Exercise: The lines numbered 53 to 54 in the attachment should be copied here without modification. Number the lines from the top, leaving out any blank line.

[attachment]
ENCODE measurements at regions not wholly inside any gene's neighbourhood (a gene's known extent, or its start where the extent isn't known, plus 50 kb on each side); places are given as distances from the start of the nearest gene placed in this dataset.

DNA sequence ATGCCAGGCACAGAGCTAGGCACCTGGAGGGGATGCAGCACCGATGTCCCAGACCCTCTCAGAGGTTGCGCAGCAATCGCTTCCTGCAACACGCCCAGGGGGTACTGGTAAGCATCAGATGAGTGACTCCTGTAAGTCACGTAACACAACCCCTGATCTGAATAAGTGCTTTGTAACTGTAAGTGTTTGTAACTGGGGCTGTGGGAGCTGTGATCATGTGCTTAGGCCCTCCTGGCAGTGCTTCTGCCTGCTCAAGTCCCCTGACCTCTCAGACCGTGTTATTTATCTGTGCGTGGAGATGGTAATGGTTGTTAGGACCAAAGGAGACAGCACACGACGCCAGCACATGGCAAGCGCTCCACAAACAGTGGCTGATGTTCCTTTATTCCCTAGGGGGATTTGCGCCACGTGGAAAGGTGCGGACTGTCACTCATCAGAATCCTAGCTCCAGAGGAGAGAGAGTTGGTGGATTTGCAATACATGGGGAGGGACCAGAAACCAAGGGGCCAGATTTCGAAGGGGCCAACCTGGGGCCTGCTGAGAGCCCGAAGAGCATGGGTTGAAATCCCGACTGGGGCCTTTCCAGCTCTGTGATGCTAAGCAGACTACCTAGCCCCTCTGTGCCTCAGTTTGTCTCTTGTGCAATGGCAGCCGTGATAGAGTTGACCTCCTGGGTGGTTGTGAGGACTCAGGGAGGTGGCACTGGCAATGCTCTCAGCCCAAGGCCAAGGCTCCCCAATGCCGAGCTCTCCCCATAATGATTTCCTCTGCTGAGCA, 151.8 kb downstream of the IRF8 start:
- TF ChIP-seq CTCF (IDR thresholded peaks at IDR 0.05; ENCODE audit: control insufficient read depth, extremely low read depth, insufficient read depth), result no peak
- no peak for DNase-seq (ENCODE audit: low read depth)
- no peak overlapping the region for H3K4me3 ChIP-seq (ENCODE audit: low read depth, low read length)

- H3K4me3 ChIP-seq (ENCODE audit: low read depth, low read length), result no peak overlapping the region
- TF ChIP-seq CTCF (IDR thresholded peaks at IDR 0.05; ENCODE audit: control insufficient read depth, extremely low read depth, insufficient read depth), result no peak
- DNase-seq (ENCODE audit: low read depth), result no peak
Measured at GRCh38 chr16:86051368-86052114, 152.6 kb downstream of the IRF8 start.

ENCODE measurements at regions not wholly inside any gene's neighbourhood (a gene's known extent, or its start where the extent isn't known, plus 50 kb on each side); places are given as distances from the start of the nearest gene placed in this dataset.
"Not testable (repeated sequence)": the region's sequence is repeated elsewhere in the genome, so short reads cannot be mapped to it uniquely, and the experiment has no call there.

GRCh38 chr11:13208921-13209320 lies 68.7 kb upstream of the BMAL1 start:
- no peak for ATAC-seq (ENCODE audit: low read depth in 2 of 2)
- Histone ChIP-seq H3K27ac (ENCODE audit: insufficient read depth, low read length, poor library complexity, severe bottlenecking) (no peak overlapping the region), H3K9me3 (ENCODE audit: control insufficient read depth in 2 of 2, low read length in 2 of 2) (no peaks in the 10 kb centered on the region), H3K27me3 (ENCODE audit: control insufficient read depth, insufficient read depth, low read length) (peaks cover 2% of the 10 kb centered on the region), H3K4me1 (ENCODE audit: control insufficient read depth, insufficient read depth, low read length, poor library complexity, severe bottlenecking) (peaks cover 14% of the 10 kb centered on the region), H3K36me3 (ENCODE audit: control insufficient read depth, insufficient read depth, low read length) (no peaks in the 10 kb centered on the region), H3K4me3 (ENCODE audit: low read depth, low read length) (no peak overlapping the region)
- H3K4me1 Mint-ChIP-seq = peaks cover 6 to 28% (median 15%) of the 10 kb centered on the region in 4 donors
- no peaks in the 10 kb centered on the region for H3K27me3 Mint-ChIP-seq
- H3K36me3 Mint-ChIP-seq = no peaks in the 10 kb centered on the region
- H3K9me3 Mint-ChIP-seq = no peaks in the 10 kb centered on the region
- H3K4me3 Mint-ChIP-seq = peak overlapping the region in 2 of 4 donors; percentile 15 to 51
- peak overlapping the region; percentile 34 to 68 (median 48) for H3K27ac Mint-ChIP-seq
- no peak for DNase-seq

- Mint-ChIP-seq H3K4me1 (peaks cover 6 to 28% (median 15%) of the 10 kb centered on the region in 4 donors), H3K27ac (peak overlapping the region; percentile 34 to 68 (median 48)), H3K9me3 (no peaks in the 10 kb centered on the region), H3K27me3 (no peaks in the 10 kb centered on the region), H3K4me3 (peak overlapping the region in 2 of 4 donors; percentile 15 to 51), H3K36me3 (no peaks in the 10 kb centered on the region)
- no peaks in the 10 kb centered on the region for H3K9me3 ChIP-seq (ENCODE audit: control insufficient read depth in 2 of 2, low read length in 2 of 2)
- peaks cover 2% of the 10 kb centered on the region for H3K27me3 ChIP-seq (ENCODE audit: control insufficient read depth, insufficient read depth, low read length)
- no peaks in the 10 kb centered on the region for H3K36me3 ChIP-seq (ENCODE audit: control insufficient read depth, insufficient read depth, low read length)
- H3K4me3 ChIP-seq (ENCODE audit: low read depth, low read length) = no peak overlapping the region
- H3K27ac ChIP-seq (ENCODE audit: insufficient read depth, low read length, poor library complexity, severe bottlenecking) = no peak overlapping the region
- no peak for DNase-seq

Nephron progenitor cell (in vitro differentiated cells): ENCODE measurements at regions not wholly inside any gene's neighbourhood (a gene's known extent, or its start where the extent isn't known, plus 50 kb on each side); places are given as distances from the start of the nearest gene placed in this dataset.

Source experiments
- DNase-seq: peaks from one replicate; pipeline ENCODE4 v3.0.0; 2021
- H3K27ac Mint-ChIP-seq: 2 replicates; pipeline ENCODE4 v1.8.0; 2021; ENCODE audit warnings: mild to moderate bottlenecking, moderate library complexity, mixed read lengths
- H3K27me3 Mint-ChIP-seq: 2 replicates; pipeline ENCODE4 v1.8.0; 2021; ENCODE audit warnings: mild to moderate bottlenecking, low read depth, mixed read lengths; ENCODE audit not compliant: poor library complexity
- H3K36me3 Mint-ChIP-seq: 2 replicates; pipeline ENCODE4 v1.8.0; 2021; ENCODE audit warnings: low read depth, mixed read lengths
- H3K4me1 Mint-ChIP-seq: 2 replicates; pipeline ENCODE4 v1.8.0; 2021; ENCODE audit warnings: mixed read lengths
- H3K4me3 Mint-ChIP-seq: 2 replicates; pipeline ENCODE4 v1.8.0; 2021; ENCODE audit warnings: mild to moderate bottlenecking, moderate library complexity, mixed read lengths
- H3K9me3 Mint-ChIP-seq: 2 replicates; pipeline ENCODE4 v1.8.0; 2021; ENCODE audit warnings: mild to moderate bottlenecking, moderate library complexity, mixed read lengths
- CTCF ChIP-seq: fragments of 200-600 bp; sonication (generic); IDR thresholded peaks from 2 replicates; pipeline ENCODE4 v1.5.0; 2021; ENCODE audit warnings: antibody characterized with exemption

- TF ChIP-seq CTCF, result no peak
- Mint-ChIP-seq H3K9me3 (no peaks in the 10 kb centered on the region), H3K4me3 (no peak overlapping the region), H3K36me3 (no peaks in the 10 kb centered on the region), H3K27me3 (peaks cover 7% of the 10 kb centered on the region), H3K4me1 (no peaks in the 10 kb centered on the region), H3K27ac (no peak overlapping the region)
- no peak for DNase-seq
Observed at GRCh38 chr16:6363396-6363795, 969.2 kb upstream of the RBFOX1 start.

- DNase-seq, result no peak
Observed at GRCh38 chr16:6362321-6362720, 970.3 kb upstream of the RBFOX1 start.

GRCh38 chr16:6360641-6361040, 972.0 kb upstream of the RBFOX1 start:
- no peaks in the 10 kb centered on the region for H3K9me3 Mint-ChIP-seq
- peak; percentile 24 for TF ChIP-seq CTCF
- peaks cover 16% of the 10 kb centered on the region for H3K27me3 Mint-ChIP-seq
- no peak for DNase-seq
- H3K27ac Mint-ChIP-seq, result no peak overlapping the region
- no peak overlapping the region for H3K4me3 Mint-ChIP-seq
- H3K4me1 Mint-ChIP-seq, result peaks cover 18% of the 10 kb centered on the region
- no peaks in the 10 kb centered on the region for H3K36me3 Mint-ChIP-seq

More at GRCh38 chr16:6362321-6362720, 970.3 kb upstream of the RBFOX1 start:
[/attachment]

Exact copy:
- no peaks in the 10 kb centered on the region for H3K36me3 Mint-ChIP-seq

More at GRCh38 chr16:6362321-6362720, 970.3 kb upstream of the RBFOX1 start: